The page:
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Patient education for phosphorus management in chronic kidney disease

Authors Kalantar-Zadeh K

Received 31 January 2013

Accepted for publication 26 February 2013

Published 3 May 2013 Volume 2013:7 Pages 379—390

DOI https://doi.org/10.2147/PPA.S43486

Checked for plagiarism Yes

Review by Single-blind

Peer reviewer comments 4

Kamyar Kalantar-Zadeh

Harold Simmons Center for Kidney Disease Research and Epidemiology, Division of Nephrology and Hypertension, University of California Irvine’s School of Medicine, Irvine, CA, USA

Objectives: This review explores the challenges and solutions in educating patients with chronic kidney disease (CKD) to lower serum phosphorus while avoiding protein insufficiency and hypercalcemia.
Methods: A literature search including terms “hyperphosphatemia,” “patient education,” “food fatigue,” “hypercalcemia,” and “phosphorus–protein ratio” was undertaken using PubMed.
Results: Hyperphosphatemia is a strong predictor of mortality in advanced CKD and is remediated via diet, phosphorus binders, and dialysis. Dietary counseling should encourage the consumption of foods with the least amount of inorganic or absorbable phosphorus, low phosphorus-to-protein ratios, and adequate protein content, and discourage excessive calcium intake in high-risk patients. Emerging educational initiatives include food labeling using a “traffic light” scheme, motivational interviewing techniques, and the Phosphate Education Program – whereby patients no longer have to memorize the phosphorus content of each individual food component, but only a “phosphorus unit” value for a limited number of food groups. Phosphorus binders are associated with a clear survival advantage in CKD patients, overcome the limitations associated with dietary phosphorus restriction, and permit a more flexible approach to achieving normalization of phosphorus levels.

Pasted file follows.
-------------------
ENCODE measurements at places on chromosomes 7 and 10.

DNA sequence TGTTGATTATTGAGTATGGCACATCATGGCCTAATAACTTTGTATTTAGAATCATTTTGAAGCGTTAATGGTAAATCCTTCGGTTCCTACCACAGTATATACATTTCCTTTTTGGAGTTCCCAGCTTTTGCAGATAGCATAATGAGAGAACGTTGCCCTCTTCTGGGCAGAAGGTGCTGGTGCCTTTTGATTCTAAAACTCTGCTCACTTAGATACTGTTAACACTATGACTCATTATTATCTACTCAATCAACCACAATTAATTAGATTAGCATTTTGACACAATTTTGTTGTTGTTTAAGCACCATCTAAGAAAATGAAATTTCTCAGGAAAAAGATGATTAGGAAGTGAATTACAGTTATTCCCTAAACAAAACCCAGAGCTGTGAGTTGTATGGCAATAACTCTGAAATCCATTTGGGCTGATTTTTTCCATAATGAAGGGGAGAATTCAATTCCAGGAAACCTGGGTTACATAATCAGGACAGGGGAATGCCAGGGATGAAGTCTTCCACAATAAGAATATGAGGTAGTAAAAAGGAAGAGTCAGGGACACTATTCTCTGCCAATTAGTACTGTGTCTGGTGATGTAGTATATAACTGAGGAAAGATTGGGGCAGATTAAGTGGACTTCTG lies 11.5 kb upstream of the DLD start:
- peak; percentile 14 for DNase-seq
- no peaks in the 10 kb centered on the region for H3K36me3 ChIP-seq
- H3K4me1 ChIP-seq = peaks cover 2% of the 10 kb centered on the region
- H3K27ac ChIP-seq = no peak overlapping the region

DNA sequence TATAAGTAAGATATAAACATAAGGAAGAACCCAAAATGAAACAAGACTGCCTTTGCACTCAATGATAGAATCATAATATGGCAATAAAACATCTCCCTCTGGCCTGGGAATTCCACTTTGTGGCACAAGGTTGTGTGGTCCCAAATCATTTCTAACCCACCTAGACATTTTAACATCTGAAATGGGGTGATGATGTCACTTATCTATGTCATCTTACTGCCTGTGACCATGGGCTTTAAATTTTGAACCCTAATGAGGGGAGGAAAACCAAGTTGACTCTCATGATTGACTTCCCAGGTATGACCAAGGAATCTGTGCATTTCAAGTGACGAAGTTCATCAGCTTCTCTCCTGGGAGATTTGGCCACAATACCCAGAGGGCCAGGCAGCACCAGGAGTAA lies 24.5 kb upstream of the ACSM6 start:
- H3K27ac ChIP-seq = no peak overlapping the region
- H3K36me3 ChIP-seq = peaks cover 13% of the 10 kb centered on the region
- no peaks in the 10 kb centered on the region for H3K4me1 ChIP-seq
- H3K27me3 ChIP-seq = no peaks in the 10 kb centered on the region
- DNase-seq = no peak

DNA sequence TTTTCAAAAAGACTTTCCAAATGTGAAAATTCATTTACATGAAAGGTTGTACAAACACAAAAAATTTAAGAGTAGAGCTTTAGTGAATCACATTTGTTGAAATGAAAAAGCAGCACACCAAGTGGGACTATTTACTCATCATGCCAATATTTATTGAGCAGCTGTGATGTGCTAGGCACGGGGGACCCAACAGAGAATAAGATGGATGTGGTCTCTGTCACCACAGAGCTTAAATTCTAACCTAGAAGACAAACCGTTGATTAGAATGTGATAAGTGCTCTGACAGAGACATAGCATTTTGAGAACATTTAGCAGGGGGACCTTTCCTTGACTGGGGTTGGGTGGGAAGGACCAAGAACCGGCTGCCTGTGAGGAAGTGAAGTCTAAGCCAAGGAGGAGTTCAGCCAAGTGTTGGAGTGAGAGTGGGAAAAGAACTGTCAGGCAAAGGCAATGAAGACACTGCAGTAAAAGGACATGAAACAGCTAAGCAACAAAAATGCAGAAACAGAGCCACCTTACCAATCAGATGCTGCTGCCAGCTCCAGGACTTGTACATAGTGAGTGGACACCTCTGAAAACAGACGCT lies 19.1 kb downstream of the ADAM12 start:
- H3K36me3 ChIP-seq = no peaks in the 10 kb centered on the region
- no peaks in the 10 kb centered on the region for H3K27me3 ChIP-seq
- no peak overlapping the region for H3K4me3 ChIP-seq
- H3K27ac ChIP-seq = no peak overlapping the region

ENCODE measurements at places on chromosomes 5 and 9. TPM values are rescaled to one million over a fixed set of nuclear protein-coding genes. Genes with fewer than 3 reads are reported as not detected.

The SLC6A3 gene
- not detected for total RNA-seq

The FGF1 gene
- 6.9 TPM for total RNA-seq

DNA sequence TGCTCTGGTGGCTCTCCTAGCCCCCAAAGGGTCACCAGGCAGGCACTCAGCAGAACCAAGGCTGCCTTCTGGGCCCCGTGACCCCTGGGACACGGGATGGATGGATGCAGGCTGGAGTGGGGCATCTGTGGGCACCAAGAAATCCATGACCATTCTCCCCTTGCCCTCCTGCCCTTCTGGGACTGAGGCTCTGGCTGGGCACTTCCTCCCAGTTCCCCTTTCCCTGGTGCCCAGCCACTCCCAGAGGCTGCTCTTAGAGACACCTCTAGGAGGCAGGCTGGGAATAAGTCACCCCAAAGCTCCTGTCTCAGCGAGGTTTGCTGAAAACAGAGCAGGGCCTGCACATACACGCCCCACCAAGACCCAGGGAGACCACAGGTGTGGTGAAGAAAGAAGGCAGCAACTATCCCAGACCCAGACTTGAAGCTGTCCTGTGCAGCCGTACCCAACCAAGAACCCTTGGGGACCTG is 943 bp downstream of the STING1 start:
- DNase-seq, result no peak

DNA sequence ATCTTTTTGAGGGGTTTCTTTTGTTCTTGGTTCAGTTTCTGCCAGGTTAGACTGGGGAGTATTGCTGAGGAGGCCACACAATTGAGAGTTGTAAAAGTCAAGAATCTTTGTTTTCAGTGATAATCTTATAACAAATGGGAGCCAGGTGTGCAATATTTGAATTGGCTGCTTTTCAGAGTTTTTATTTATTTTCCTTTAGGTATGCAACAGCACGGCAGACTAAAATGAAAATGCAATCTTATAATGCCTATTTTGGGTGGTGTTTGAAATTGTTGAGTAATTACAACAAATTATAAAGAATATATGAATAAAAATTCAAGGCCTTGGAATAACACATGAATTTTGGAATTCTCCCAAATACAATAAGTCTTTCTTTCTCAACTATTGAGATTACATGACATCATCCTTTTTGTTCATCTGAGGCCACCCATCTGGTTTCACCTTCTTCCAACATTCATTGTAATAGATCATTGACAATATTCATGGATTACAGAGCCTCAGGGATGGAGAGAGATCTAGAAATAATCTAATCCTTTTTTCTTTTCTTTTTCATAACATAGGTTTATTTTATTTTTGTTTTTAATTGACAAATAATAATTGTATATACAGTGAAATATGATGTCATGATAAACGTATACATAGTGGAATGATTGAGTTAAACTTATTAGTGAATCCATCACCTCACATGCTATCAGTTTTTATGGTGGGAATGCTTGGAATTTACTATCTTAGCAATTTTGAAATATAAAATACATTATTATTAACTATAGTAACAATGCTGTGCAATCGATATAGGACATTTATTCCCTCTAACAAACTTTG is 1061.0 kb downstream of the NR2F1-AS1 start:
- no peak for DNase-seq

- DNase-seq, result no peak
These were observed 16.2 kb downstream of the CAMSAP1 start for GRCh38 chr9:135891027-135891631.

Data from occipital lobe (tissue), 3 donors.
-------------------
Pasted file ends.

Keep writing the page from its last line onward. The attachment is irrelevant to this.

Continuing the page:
Conclusion: Patient education on phosphorus and calcium management can improve concordance and adherence and empower patients to collaborate actively for optimal control of mineral metabolism.

Keywords: hyperphosphatemia, renal diet, phosphorus binders, educational programs, food fatigue, concordance

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